Browsing named entities in Rebellion Record: a Diary of American Events: Documents and Narratives, Volume 4. (ed. Frank Moore). You can also browse the collection for Pamlico Sound (North Carolina, United States) or search for Pamlico Sound (North Carolina, United States) in all documents.

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ght a coast pilot from New-York. Our destination is gradually becoming more defined, and it is freely spoken of that Pamlico Sound is to be the scene of our operations. Ten or twelve gunboats that quietly left Fortress Monroe at intervals during tto be encamped in considerable force, and the possession of which is desirable, as it will cut off communication between Pamlico and Albermale Sounds. Eight gunboats have been stationed about three miles to the north-west of the inlet, as a picke conjectures are expressed in relation to the object in the economy of nature of the sand-banks that make an inlet to Pamlico Sound a necessity, but all end in the opinion that they were intended as a wholesome and final test for human patience. This region for a single day. Next to wrecking, piloting vessels through the tortuous ramifications of the sand-bars of Pamlico Sound is the legitimate profession of the biped mollusca of this region, and when you think you have settled with your pilo
count of our trip down from Annapolis, our arrival at that worst of all places to get into — Hatteras Inlet — and now you will get an account of our passage up Pamlico Sound, in all the newspapers, and also of the movements of the whole body of troops after our arrival at this place, and therefore I propose to give you an account ohis troops, it being an appeal to the humanity and honor of the men composing his army: Address to the troops.headquarters Department of North-Carolina, Pamlico Sound February 3, 1862. General orders, No. 5. This expedition being about to land on the soil of North-Carolina, the General Commanding desires his soldiers trge hostile fleet can be brought into action. On the sixth of February, Corn. Lynch received intimation that Burnside's fleet was slowly feeling its way up Pamlico Sound. He at once sent the Curlew down to make a reconnoissance, and Capt. Hunter reported the fleet at anchor some six miles below the island. The evening was clo
ating against the railroad-bridge, set it on fire, and destroyed it. In addition to the prizes, a quantity of cotton, pitch, tar, a gunboat, and another vessel on the stocks, several schooners afloat, and an immense quantity of arms and munitions of war, fell into our hands. At about four P. M., I sent several of our vessels to the right bank of the Trent River, to carry Gen. Foster's brigade to occupy the city of Newbern. I am respectfully, S. C. Rowan, Com. U. S. Naval Forces in Pamlico Sound. Gen. Foster's report. headquarters Gen. Poster's brigade, Department of North-Carolina, Newbern, March 20, 1862. Capt. Lewis Richmond, Assist. Adjt-General: I have the honor to report that in pursuance of the orders of Gen. Burnside, and in accordance with the plan of operations agreed upon, I proceeded to land my brigade, on the thirteenth inst., at Slocum's Creek. I took on board the Pilot-Boy about five hundred men of the Twenty-fourth Massachusets Volunteers, and towing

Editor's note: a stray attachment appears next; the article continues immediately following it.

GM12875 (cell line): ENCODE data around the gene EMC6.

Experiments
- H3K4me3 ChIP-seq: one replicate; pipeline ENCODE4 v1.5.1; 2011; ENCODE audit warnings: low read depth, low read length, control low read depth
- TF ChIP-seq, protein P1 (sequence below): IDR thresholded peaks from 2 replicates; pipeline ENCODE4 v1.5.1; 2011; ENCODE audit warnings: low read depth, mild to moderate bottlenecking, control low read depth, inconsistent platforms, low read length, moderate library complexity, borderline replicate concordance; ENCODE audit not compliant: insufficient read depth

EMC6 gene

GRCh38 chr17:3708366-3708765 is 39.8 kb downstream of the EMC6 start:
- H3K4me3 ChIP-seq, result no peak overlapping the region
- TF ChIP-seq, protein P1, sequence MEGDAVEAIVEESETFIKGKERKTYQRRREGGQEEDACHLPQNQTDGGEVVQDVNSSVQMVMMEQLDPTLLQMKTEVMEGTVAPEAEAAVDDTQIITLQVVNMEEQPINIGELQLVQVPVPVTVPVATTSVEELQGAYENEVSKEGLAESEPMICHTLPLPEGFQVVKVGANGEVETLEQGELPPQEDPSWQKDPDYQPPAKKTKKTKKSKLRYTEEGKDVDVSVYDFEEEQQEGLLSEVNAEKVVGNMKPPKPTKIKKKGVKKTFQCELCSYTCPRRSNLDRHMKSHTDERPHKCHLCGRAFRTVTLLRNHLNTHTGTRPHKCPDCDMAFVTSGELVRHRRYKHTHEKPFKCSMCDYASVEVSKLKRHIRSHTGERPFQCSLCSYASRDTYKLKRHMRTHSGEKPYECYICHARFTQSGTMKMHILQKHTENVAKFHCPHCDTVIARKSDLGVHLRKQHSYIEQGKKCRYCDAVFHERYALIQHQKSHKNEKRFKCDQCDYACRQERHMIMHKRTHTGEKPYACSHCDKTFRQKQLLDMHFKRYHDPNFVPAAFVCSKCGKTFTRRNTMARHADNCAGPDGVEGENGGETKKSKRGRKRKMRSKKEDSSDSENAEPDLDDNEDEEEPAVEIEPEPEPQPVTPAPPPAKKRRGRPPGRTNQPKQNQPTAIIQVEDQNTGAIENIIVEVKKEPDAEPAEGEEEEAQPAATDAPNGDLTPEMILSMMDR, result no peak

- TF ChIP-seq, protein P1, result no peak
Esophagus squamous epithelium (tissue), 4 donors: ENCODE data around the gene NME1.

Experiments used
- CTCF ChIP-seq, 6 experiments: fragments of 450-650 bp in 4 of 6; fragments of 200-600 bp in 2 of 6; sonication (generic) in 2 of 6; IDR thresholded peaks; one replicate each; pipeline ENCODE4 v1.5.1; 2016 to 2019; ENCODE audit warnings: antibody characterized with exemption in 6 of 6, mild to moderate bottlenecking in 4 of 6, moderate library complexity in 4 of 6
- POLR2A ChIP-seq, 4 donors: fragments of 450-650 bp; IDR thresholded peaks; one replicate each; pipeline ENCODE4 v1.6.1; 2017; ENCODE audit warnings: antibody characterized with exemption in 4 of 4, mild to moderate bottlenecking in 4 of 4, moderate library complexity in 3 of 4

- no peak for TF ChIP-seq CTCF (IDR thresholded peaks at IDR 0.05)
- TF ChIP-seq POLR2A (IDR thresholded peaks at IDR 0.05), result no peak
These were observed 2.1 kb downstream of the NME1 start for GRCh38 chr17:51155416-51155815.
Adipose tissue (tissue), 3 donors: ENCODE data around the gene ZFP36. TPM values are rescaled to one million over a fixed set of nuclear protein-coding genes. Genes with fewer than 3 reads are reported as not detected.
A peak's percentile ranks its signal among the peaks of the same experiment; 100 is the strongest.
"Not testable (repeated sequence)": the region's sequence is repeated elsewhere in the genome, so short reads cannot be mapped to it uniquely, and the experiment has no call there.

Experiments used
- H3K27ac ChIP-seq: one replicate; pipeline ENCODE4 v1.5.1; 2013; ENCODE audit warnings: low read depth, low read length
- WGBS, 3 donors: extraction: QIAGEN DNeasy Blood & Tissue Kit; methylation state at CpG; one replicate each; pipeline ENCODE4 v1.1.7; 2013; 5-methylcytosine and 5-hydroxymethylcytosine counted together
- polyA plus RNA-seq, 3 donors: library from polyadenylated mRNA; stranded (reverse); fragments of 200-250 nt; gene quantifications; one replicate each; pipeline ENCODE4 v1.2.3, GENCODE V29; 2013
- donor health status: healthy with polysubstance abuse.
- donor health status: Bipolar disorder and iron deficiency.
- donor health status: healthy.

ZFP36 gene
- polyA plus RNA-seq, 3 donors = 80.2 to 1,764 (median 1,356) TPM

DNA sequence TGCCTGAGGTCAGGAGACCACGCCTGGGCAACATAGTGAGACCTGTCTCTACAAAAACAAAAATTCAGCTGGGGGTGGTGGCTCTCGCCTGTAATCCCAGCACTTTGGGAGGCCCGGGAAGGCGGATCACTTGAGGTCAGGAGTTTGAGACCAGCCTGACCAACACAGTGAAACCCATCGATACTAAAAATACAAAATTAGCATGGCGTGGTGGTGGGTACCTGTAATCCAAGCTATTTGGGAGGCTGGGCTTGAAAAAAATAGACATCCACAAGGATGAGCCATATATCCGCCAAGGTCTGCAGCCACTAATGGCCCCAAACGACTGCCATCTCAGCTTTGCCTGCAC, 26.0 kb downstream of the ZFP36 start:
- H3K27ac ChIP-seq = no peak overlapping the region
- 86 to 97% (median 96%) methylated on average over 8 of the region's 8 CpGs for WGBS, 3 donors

Doc. 107.-expedition up Pamlico Sound, N. C. Official report of Com. Murray. United States steamer Louisiana, Washington, N. C., March 26, 1862. sir: In obedience to your orders of the twentieth inst., I proceeded to this place, arriving at the obstructions, about five miles below, on the morning of the twenty-first. The naval column consisted of this vessel, the Delaware, Lieutenant Commanding Quackenbush, and the Commodore Perry, Lieut. Commanding Flusser. We were accompanied ts. The woods and swamps in this and Hyde County are represented as being alive with refugees from the draft; many of them, encouraged by our presence, came in. They are deep and bitter in their denunciations of the secession heresy, and promise a regiment, if called, to aid in the restoration of the flag. I am, very respectfully, your obedient servant, A. Murray, Lieutenant Commanding Column. To Commander S. C. Rowan, Commanding Naval Forces Albemarle and Pamlico Sounds, North-Carolina.
rs fight only for the Union, the Constitution, and the enforcement of the laws. By command of Major-Gen. Butler. George C. Strong, Assistant Adjutant-General. A correspondent at Ship Island, Miss., writing April eleventh, gives the following account of this affair: The Ninth Connecticut regiment arrived very early on the morning of the fourth instant, near Pass Christian, and anchored, waiting for day-light. At about four o'clock in the morning three rebel gunboats — the Oregon, Pamlico, and Carondelet — came down from Lake Borgne, without showing any lights, and opened fire on our gunboats. While the Oregon and Pamlico engaged the New-London and Jackson, the Carondelet (a new boat carrying seven guns) ran within a thousand yards of the Lewis, and commenced firing shells into her. Two of the shells struck the Lewis, one of them passing through the officers' cabin, slightly wounding Capt. Conant, of the Thirty-first Massachusetts, who was present as a volunteer, and the ot